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How Financial Institutions Benefit from Automated Employee Offboarding

Written By Gabby Nizri
May 16, 2023

Thanks to the economic downturn and rising interest rates, leading financial industry stalwarts such as Accenture, BlackRock, BNY Mellon, Goldman Sachs, and PayPal have already laid off hundreds or thousands of employees. And these are just the big names; banks, credit unions, insurers, and private equity firms of all sizes worldwide are carefully reviewing their headcount and trimming their workforce in order to stay competitive.

This brings into focus an often-overlooked process: employee offboarding. While most businesses have a well-planned process for onboarding, offboarding is often more ad hoc and fraught. But as the financial industry continues to deal with layoffs and high turnover, it’s critical to understand the challenges of a poor offboarding process.

Understanding the offboarding risks

Just as onboarding is the process of giving a new employee the tools and access they need to start their new job, offboarding is the process of unwinding the employee relationship. For HR, this means doing things like taking the employee off payroll and removing the employee from the company’s health plan. Facilities and operations teams might need to revoke building access and reformat the employee’s computer. And IT teams might need to redirect the employee’s email to a colleague and remove access to the network and cloud services.

As you can see, the offboarding process has many steps, and in many ways is even more complex than the onboarding process. Here’s why: when an employee starts, you have an exact checklist of all the equipment, technology, and digital access that you provide them. But think about an employee that’s been working for you for many years. As they’ve been promoted or moved to different departments, they’ve likely gained access to all sorts of systems they didn’t have before. Unless you’re keeping careful track, it can be time-consuming and difficult to know what they have access to so you can disable their accounts.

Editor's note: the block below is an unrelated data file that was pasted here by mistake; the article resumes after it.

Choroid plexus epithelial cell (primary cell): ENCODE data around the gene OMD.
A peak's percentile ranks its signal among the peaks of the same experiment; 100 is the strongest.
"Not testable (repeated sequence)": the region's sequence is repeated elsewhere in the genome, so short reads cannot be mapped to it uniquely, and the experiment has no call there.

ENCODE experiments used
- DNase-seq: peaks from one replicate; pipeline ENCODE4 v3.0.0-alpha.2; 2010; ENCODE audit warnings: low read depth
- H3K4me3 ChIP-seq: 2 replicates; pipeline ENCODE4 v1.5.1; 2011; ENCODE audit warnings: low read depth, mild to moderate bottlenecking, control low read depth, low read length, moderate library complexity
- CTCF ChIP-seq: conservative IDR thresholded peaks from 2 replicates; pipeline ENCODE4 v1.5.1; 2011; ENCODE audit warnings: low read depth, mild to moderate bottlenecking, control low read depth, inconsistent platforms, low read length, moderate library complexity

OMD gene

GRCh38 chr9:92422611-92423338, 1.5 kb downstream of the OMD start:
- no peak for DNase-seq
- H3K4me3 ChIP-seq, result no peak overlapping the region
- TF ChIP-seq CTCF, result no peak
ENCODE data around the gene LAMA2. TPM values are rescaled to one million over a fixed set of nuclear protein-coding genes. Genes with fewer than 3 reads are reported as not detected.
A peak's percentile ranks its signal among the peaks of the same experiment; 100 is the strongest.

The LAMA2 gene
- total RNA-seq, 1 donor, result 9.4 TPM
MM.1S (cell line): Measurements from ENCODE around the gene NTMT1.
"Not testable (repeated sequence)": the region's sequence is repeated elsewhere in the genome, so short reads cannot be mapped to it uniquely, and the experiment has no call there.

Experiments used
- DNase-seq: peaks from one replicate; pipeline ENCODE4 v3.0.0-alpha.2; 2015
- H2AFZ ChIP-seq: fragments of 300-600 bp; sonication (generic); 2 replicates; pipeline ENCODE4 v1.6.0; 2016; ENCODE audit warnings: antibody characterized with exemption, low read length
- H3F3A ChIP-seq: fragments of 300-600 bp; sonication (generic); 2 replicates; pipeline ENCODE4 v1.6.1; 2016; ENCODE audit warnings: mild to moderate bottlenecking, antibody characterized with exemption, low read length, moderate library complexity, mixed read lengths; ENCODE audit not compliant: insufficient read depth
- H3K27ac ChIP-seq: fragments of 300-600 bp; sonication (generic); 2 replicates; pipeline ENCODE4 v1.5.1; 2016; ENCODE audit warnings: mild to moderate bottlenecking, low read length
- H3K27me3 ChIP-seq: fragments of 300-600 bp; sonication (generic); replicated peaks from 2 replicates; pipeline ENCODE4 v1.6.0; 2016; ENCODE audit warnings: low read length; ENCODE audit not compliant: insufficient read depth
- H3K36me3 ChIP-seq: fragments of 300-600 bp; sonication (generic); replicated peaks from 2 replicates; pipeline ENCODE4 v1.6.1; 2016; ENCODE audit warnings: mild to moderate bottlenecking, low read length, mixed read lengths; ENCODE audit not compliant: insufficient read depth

And that’s just the typical offboarding process when a single employee quits or gets fired. If you have to lay off 5,000 people today, it’s a race against the clock to effectively offboard all those immediately. If you don’t, you risk:

  • Security breaches: A disgruntled ex-employee that has access to sensitive systems can leave your organization vulnerable to data breaches, corporate espionage, leaks of internal communications to the press or on social media, or theft from customer accounts.
  • Compliance issues: If you don’t offboard employees effectively, it can result in non-compliance with regulatory standards, putting your organization at risk of fines.
  • Lost productivity: A time-consuming, inefficient offboarding process can tie up IT, HR, operations, facilities, and legal teams for weeks, distracting them from their core responsibilities at a time when they need to focus on the future of the business, not wrapping up the past.

Financial industry businesses have access to a level of customer information that few other businesses possess, including bank account numbers, Social Security numbers, tax info, credit card numbers, and personal information. In addition, internal documents can contain sensitive information about intellectual property, company strategy, and proprietary financial data. Should an ex-employee access or share any of this data, it would cause incalculable damage to your brand, your competitive positioning, and your relationship with regulators and shareholders.